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I saw you comment on the guy with be ball sac in his U̶d̶e̶m̶y̶ Personal website video’s.  I thought, “why not regurgitate my associates degree and throw it up on Udemy?”  I already do youtube videos and have invested thousands of dollars in my production equipment.  Is it really as easy as record 15 weeks of content?

 

As I said, I already have the infrastructure to do it.  I also have the time needed to record the videos.  I don’t have money to send on it but It wouldn’t cost me any more than free time which I already have.

 

What is the catch to making money this way?

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@Nima

But isn’t it like: It’s done when it’s done?

So if you are ready with your course and upload it to Udemy, doesn’t it stay there forever?

For example: Eli showed Udemy in one of his last livestreams and told the viewers, that he still gets money from the “Eli the Computer Guy Collection” without doing anything.

So yes, it may be much work. But once it’s done you will always get some money into your pocket without ever touching your course again?! And then one day you will maybe get to the point where you say: “Now I can say it was worth it”. Maybe this will take some time but again: It’s done when it’s done and it will stay there.

I don’t know about Udemy deleting outdating courses for example. But I think customers will simply not buy outdated courses.

So I would just go for it if I already have the equipment I need and won’t buy extra stuff only to do the Udemy courses.

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I started working on a Udemy course for a while, but I stopped producing videos when it became clear that it wasn’t worth the time to continue.  I had originally been intending to charge $100 for 20 hours of video in a very narrow technical field.

Here are a few thing that I didn’t realize about it:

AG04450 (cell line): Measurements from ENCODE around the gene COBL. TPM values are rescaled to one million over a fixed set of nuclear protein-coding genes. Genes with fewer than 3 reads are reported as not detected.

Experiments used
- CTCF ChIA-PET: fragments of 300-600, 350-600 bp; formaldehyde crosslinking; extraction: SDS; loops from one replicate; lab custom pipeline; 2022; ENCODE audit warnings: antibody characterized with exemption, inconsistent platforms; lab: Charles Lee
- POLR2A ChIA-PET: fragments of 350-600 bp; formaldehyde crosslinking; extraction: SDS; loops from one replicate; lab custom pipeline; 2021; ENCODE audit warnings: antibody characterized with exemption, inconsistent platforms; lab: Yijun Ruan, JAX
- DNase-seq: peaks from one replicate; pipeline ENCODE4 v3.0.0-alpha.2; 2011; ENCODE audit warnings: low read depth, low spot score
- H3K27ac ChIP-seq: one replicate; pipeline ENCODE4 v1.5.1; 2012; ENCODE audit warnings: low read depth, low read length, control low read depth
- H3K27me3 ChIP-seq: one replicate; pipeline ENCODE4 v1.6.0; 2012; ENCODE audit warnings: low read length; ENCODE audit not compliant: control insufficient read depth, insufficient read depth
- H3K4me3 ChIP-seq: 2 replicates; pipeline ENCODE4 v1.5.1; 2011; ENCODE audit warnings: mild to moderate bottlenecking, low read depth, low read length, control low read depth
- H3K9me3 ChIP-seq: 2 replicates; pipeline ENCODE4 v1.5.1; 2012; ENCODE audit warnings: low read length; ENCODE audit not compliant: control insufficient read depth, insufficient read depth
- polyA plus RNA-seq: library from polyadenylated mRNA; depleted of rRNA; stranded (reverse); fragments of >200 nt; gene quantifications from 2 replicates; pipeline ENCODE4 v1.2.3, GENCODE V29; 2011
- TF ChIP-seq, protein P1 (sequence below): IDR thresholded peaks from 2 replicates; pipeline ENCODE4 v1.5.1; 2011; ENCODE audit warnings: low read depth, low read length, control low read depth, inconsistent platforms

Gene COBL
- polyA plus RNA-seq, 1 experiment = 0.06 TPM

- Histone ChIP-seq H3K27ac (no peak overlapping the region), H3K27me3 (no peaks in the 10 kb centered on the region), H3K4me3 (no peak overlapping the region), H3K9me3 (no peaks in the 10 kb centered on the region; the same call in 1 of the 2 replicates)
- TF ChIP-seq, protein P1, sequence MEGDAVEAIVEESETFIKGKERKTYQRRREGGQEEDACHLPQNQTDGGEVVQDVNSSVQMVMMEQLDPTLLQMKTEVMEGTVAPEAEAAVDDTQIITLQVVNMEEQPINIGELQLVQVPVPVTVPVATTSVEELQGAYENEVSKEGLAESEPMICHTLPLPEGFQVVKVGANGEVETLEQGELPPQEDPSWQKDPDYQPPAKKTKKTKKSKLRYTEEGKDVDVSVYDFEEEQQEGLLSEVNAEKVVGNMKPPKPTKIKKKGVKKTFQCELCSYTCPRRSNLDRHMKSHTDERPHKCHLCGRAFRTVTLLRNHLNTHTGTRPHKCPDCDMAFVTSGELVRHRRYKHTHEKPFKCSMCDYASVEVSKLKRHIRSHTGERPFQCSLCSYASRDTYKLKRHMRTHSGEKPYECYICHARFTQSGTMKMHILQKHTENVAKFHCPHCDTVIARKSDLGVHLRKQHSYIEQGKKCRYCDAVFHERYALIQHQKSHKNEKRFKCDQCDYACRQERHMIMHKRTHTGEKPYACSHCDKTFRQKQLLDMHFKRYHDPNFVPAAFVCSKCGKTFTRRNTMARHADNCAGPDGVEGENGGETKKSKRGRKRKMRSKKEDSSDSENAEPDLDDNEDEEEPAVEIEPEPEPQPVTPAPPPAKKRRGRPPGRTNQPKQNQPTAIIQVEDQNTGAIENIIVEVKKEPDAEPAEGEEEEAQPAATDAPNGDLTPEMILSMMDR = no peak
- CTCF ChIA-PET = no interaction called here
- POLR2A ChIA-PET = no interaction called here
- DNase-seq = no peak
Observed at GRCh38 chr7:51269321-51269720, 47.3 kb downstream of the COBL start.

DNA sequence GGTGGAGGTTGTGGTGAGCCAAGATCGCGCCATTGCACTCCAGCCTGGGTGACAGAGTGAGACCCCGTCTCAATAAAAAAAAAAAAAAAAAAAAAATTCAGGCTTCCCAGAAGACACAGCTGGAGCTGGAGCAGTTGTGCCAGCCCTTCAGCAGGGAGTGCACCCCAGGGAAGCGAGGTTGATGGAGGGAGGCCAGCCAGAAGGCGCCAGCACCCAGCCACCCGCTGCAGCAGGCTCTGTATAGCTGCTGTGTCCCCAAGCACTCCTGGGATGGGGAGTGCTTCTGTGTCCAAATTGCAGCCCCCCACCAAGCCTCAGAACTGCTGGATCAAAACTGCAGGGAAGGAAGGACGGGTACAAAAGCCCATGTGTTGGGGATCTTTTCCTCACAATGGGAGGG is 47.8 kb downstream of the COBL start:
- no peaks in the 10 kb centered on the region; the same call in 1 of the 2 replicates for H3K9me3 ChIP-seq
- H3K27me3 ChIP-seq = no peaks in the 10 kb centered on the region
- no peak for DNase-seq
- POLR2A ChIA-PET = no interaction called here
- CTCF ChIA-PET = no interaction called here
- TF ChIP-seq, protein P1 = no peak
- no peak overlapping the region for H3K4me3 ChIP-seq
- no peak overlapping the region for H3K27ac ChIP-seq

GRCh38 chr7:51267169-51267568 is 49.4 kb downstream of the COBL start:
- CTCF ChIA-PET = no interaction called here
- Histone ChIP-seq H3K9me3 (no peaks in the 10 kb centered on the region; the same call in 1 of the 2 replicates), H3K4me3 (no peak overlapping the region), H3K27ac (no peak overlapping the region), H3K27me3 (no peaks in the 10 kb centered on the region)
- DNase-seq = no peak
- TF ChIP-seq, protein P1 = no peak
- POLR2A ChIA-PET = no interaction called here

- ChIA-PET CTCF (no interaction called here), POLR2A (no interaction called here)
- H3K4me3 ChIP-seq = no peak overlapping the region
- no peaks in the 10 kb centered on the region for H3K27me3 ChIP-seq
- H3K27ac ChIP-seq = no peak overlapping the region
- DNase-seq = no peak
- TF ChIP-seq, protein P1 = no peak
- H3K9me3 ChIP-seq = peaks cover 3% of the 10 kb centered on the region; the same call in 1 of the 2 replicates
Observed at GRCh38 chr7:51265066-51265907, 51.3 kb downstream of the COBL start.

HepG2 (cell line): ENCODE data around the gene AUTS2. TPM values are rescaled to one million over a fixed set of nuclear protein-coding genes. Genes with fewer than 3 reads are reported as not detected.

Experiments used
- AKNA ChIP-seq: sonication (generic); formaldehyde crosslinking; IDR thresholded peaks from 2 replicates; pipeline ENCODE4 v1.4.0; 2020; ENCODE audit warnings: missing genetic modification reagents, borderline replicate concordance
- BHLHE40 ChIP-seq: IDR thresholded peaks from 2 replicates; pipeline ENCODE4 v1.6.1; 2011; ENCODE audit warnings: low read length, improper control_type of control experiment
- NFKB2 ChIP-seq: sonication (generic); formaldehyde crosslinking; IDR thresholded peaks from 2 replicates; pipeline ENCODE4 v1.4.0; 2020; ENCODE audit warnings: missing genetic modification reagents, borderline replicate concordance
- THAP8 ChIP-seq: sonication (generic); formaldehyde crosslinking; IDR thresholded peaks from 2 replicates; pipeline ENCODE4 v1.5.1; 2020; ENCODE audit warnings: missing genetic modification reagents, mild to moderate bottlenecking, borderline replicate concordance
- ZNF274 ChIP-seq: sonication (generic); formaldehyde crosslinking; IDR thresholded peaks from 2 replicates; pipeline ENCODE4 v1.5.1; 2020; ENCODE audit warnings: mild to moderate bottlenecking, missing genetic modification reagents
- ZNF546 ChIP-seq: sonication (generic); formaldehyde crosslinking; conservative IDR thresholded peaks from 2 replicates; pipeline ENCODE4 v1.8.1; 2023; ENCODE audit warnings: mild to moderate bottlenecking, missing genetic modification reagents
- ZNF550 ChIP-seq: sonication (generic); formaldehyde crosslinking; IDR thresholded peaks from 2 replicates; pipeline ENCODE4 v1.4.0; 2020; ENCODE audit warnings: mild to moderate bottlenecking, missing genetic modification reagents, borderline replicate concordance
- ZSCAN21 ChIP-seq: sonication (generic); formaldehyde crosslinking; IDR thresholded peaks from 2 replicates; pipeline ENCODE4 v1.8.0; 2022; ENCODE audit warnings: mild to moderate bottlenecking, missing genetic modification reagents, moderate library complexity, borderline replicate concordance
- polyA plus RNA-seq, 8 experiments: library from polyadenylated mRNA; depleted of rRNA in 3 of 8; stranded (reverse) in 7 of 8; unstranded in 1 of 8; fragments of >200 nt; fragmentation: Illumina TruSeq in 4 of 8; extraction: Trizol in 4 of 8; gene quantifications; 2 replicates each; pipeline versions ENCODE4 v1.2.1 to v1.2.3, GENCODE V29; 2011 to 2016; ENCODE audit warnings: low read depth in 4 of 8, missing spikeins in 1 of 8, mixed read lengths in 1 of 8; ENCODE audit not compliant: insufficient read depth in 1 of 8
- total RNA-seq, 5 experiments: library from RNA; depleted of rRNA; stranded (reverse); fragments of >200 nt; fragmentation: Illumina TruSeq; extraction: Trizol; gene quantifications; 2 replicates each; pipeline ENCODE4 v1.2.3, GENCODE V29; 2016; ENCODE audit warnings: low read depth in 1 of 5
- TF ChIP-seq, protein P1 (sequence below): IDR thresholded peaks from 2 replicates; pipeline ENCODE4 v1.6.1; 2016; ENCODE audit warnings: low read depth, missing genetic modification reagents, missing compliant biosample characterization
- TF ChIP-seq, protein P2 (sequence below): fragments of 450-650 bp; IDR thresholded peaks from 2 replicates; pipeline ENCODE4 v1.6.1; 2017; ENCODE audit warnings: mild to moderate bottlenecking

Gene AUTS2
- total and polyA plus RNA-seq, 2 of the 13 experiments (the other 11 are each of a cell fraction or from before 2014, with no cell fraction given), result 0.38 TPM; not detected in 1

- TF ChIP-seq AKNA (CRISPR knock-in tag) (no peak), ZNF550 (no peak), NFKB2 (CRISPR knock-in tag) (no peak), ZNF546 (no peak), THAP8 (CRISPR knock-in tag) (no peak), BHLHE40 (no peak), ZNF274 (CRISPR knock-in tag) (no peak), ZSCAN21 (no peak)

1. It takes a lot more time to prepare all of the videos than you might think, and you need to have comparatively good production quality for people to buy your course, especially if you are in a competitive field.
  2. The time cost for videos with high production value is huge.  I taught a university course for a bit, and developing that course took about 5 hours per hour of lecture.  Udemy was taking me ~10 hours per hour of content.
  3. Most people will only pay a sale price for your course, not the list price.  You need to factor this in to the question of whether it is worth your time.
  4. They recently changed the pricing structure so you can only charge up to $50 for your course (the limit used to be $300), meaning that you have to do something with very broad appeal to really make money.

If you have the equipment and tons of free time, go for it, but the cost/benefit analysis you are doing right now may be wrong.  The opportunity cost was too high for me, and the market was too small.

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I agree.  Sounds to me like a butter brickle question Jiraiya.

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Is your question why wouldn’t you make a Udemy course and publish it ? Do you think you have a course worth selling and that people would be interested in purchasing ? If so, I say go for it. You mention that you already have the equipment (lighting, sound, video, etc) and all it would take is your time which you already have. At worst, you make no money, but you still have a course up on a major platform and you can put that on your resume.